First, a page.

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Science

Taking the Ice Bucket Challenge With Liquid Nitrogen 182

Nerval's Lobster writes As a trend, the ALS Ice Bucket Challenge seems a bit played out—who hasn't yet dumped a bucket of icy water over his or her head for charity? But that didn't stop Canadian chemist Muhammad Qureshi from executing his own sublimely scientific, potentially dangerous variation on the theme: After donating to the ALS Association, he proceeded to douse himself with a bucket of liquid nitrogen. Anyone who's taken a chemistry class, or at least watched the end of Terminator 2, knows that liquid nitrogen can rapidly freeze objects, leaving them brittle and prone to shattering. Pouring it on your skin can cause serious frostbite. So what prevented that bucketful of liquid nitrogen from transforming Qureshi into a popsicle? In two words: Leidenfrost effect. Named after 18th century scientist Johann Gottlob Leidenfrost, the effect is when a liquid comes near a mass that's much warmer than the liquid's boiling point, which (in the words of Princeton's helpful physics explainer) results in an insulating vapor layer that "keeps that liquid from boiling rapidly." In other words, the vapor makes the liquid "float" just above the surface of the object, rather than coming into direct contact with it.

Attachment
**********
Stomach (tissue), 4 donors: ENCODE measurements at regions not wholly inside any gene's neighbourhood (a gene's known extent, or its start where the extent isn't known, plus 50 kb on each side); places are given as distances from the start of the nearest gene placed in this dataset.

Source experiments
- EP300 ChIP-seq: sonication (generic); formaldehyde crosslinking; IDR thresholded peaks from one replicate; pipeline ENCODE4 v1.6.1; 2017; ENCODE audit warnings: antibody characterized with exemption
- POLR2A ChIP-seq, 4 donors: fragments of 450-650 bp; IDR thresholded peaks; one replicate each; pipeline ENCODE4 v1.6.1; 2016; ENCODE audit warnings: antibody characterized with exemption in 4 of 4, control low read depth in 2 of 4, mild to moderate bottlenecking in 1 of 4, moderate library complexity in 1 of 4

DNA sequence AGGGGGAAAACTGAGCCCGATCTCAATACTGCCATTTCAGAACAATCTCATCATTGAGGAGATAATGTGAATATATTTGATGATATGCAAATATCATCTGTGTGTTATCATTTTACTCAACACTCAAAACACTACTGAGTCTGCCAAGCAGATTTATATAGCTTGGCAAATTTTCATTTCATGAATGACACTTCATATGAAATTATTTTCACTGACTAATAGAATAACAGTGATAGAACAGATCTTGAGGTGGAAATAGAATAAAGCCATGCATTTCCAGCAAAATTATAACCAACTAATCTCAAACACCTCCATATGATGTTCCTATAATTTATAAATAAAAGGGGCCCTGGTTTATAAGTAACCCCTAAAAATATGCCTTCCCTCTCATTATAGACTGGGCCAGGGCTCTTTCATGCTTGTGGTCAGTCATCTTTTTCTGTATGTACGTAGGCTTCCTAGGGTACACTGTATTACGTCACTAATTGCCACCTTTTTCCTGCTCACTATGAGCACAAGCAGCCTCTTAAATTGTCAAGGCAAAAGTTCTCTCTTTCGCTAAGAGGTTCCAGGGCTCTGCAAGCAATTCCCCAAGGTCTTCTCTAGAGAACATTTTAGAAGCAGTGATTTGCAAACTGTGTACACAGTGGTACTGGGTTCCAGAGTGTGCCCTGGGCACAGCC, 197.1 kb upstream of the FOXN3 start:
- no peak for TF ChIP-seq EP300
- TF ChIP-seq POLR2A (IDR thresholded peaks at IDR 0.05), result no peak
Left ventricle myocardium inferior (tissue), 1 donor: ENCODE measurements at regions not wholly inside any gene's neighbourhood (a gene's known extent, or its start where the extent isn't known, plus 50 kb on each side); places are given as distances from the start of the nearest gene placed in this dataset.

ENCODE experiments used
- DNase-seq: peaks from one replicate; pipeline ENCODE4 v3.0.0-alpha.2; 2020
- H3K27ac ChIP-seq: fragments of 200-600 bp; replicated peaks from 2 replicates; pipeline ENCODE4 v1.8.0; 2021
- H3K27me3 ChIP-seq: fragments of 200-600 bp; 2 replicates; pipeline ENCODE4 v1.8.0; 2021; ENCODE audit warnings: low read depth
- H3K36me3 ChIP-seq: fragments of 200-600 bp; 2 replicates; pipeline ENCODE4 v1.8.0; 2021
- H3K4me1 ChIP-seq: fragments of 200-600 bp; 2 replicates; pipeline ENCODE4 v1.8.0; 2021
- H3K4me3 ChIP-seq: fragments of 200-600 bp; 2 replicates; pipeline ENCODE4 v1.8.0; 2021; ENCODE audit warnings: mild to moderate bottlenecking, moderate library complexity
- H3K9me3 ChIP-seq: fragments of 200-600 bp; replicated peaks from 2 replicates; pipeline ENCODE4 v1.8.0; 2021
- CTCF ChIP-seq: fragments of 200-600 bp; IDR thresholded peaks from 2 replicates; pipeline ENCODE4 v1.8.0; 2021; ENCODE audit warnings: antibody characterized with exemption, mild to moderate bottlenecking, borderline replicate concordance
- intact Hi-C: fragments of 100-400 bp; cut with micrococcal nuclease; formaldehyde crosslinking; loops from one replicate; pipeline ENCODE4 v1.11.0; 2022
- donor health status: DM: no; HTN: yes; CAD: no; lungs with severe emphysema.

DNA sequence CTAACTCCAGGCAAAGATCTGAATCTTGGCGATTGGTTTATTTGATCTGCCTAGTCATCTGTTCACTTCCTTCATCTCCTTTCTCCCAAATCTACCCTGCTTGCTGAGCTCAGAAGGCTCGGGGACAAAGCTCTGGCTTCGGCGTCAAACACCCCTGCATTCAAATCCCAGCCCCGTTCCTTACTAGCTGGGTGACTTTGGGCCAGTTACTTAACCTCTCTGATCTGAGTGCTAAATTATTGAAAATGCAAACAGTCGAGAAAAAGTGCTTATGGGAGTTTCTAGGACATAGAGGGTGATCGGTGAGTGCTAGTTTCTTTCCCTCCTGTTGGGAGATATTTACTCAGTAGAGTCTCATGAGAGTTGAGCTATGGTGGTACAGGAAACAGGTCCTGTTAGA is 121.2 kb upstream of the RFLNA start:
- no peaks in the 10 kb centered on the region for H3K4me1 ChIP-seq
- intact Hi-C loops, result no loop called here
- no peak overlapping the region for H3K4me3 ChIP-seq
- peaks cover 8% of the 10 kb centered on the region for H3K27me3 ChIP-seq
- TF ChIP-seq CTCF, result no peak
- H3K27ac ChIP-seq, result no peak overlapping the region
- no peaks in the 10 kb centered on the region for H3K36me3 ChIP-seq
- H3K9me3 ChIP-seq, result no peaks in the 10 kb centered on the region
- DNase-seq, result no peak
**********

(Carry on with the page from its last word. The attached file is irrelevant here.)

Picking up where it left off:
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Taking the Ice Bucket Challenge With Liquid Nitrogen

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